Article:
Making Lemonade with Gounod
Friday night we headed downtown for a concert scheduled on the 30th. I had the right date in mind, but Friday was the 29th. Imagine our surprise when my slippery grasp of the present was uncovered. D’oh!
At a loose end the better half and I wandered toward the opera house. To our great delight, the evening’s performance was about to be PlazaCast on giant monitors for the free enjoyment of all. On the bill: Gounod’s Roméo & Juliette.
The weather was beautiful (a touch warm, a slight breeze) and a good crowd of about 300 had turned up with lawn chairs and coolers. A number of other people revolved on and off the plaza, but most stayed for at least 10 minutes worth of the show. Concessions were set up offering pizza, ice cream, and drinks. We skipped the lemonade in favor of a White Russian-coffee mix at intermission.
The performance itself was unexceptional – mostly solid, but not fantastic – dramatically a little slack and with a dull stage production. [I should note here that we missed Act II, iii – including Stephano’s aria – when most of the action happens while getting coffee.] Anyway, I’ll defer to local critic Charles Ward for details.
The neatest part of the evening came after the opera when an announcement asked those of us enjoying the show on the plaza to stay put for a curtain call. Sure enough, a golf cart appeared from around the corner carrying the vocal principals and conductor.* The plaza-sitters crowded around and gave lusty rounds of applause. It was great of HGO to acknowledge the open-air audience as contributing significantly to the success of the evening, even if we didn’t shell out for tickets.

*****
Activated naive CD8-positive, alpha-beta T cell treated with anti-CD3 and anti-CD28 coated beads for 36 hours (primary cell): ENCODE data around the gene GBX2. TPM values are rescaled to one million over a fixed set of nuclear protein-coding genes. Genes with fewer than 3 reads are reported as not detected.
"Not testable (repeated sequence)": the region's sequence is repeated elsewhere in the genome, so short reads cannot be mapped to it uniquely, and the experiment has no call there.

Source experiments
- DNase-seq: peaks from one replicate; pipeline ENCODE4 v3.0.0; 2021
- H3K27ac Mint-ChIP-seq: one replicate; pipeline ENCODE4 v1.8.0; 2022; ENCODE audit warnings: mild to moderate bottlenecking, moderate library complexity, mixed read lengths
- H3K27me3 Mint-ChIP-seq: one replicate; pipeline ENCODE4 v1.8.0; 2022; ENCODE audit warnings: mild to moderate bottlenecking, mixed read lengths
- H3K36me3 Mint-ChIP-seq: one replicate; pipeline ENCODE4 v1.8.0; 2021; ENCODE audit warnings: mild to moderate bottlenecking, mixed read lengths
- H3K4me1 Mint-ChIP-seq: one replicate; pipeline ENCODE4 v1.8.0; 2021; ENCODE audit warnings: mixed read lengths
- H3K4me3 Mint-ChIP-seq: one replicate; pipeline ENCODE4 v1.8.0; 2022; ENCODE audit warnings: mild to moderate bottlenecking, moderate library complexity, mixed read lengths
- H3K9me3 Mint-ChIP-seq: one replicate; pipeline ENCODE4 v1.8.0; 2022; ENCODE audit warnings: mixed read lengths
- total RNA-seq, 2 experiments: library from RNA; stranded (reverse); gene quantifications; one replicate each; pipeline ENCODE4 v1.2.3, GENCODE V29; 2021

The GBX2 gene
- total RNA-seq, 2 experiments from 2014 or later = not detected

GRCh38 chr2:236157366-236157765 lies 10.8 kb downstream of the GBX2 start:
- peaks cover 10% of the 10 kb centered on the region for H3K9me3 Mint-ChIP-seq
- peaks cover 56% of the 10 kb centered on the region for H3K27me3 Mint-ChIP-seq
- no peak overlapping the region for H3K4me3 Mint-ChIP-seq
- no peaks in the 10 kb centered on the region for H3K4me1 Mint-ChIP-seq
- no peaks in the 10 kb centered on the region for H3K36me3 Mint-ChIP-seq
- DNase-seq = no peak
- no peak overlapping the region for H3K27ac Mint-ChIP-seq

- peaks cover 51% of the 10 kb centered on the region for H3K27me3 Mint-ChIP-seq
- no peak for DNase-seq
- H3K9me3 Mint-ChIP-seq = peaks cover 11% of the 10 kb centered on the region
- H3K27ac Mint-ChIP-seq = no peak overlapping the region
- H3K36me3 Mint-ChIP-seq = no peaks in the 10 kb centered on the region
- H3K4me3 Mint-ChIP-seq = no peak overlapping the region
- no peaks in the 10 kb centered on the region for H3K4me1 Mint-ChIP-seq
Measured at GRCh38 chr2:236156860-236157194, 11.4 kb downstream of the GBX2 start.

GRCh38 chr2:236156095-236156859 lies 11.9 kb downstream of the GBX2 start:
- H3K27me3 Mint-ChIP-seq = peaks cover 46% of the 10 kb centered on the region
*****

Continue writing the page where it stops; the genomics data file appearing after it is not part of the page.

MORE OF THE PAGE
(To be honest, I had wanted to see the production more out of a sense of duty to HGO [we’ve only made one other opera this season] and idle curiosity than any great love for Gounod’s R&J which has to be one of the worst offenders in the opera-as-bad-drama camp. Lucking into it for free and in an atmosphere where we could openly laugh at the contrived death scene was an optimal way to go.)
Joshua Kosman of the San Francisco Chronicle was visiting to check out David Gockley, on his way to run SF Opera. ArtsJournal links to his article on HGO’s weekend.
*I wonder if they’ve gotten away with carting established stars out to the plaza…I suppose we should’ve showed up for the Gala the next night to find out.